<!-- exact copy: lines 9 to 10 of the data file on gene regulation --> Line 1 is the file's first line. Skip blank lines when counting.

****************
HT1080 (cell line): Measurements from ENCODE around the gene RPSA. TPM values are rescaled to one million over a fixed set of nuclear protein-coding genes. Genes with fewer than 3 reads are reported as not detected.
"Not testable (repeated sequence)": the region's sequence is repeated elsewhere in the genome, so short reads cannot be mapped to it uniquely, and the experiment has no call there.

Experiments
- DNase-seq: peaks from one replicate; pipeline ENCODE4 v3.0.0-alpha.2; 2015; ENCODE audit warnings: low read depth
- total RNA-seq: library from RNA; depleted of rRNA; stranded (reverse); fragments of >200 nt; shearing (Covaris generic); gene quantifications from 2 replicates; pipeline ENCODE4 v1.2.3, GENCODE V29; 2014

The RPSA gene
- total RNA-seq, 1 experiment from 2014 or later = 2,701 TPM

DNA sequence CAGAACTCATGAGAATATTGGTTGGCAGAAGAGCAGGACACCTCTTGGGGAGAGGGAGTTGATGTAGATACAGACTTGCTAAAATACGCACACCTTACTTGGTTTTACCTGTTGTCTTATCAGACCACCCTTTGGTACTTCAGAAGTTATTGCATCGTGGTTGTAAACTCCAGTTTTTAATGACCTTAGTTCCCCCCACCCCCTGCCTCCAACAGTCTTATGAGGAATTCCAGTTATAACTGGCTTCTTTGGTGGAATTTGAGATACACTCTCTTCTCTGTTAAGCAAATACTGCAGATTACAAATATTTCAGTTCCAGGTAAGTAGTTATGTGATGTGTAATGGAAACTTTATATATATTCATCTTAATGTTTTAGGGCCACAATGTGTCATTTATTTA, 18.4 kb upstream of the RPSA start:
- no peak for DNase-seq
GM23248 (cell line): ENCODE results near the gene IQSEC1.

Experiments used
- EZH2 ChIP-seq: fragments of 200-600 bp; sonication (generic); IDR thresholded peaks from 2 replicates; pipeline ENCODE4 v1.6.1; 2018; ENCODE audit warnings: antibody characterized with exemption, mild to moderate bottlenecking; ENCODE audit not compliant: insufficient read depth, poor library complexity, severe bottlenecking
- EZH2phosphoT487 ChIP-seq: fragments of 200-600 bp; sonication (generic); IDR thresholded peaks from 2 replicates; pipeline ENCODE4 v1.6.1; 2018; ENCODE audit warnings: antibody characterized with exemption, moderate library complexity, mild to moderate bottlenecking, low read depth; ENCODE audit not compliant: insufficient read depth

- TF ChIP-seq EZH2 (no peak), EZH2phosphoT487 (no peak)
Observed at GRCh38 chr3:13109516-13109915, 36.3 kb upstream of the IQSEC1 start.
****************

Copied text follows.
- no peak for DNase-seq
GM23248 (cell line): ENCODE results near the gene IQSEC1.